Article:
Anne Frank
A picture of Anne Frank lies in front of her memorial stone on the grounds of the Bergen-Belsen Memorial Getty

Anne Frank's Diary of a Young Girl has been published online amid a copyright dispute. A powerful memoir of the Holocaust, the diary was first published in Dutch posthumously in 1947.

The Anne Frank Fund, based in Basel, Switzerland, holds the rights to the publication of the diary that chronicles Frank's hiding for two years (1942-1944) with her family during the Nazi occupation of the Netherlands. The Fund told AFP that it had sent a letter threatening legal action if the diary was published online.

According to the Fund, copyright for posthumous work extends 50 years after the publication date. Since a version of it was published in 1986 by the Dutch State Institute for War Documentation (NIOD), it is under copyright at least until 2037, it said.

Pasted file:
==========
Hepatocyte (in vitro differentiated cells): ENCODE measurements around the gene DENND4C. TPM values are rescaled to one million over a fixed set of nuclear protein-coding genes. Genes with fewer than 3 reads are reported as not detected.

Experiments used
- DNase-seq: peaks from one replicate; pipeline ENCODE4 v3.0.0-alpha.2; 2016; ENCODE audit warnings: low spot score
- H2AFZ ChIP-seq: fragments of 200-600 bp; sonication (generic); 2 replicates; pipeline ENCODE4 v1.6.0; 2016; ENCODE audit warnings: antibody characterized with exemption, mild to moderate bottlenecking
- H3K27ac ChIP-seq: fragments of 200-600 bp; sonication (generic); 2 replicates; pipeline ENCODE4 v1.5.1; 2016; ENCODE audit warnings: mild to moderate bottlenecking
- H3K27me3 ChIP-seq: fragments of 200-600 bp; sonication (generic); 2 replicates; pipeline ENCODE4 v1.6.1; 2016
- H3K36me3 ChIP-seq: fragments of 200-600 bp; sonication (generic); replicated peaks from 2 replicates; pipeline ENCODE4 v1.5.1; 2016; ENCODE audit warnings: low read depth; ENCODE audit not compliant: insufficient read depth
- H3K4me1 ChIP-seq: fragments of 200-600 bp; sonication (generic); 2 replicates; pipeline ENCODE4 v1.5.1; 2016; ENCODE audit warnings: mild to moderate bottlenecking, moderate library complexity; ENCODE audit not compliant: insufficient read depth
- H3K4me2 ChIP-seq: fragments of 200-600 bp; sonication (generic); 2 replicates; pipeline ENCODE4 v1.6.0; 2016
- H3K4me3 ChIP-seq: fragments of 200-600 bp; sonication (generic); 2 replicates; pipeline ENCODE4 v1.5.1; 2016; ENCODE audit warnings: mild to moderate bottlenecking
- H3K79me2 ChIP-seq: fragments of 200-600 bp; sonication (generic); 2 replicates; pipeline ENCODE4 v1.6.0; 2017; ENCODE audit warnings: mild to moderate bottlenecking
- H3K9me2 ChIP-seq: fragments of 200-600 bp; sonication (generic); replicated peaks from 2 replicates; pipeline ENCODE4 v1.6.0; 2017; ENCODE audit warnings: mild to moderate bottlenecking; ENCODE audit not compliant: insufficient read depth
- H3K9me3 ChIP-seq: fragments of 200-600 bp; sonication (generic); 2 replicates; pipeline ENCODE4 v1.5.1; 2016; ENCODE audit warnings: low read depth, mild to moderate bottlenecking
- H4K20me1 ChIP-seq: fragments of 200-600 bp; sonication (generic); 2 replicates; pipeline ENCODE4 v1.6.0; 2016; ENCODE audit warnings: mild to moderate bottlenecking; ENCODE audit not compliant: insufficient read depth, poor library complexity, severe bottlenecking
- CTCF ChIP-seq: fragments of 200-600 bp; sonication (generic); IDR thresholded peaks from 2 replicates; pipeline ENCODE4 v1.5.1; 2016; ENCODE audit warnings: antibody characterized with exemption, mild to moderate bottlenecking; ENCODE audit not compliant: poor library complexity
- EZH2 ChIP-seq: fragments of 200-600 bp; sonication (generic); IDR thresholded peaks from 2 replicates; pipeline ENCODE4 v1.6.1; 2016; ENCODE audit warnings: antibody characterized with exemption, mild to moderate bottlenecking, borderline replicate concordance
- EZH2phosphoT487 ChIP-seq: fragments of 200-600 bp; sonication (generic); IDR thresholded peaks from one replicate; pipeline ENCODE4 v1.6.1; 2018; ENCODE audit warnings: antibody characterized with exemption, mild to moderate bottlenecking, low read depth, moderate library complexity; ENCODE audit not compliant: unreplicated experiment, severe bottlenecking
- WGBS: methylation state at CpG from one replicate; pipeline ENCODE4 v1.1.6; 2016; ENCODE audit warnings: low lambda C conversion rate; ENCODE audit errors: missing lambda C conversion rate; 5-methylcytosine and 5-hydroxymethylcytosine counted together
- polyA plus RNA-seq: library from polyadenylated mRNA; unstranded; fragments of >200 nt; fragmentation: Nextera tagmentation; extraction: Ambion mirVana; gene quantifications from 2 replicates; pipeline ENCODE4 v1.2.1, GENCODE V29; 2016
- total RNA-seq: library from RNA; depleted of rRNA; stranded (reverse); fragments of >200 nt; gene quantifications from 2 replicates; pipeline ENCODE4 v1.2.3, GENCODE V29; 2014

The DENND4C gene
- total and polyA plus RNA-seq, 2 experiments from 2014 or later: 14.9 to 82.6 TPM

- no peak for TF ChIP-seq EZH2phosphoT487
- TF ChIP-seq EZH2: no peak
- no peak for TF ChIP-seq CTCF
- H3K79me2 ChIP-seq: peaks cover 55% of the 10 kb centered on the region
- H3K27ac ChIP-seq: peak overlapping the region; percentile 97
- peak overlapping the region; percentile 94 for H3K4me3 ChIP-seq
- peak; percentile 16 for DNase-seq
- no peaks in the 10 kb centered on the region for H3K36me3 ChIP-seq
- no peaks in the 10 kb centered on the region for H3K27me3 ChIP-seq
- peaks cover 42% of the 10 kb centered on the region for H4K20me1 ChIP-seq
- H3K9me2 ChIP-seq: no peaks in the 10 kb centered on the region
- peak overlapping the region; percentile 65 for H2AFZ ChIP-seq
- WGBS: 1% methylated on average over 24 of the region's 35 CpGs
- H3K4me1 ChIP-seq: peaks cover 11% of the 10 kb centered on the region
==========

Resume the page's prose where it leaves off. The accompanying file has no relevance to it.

However, University of Nantes lecturer Olivier Ertzscheid and French parliament member Isabelle Attard, who made the diary available for free online on 1 January, said under a 1993 European law, any book whose author or authors are dead for 70 years become a public property.

Frank died aged 15 years old at Bergen-Belsen concentration camp in Nazi Germany in 1945, over 70 years ago. And that's enough time that her work got in the public domain, they said.

"70 years after the death of Anne Frank, because this time is enough and because it is legal, this diary should be in the public domain. It belongs to everyone. And it is up to each to measure its importance," wrote Ertzscheid. The duo have both posted Frank's diary online on their personal blogs in its original Dutch.

They said putting the work in public domain would only make the writer more known and give the public knowledge worth knowing. "Dear Anne Frank, have the intelligence to finally give you the light you deserve, one that deserves your journal, that of the public space. Welcome to the light, dear Anne," Ertzscheid wrote.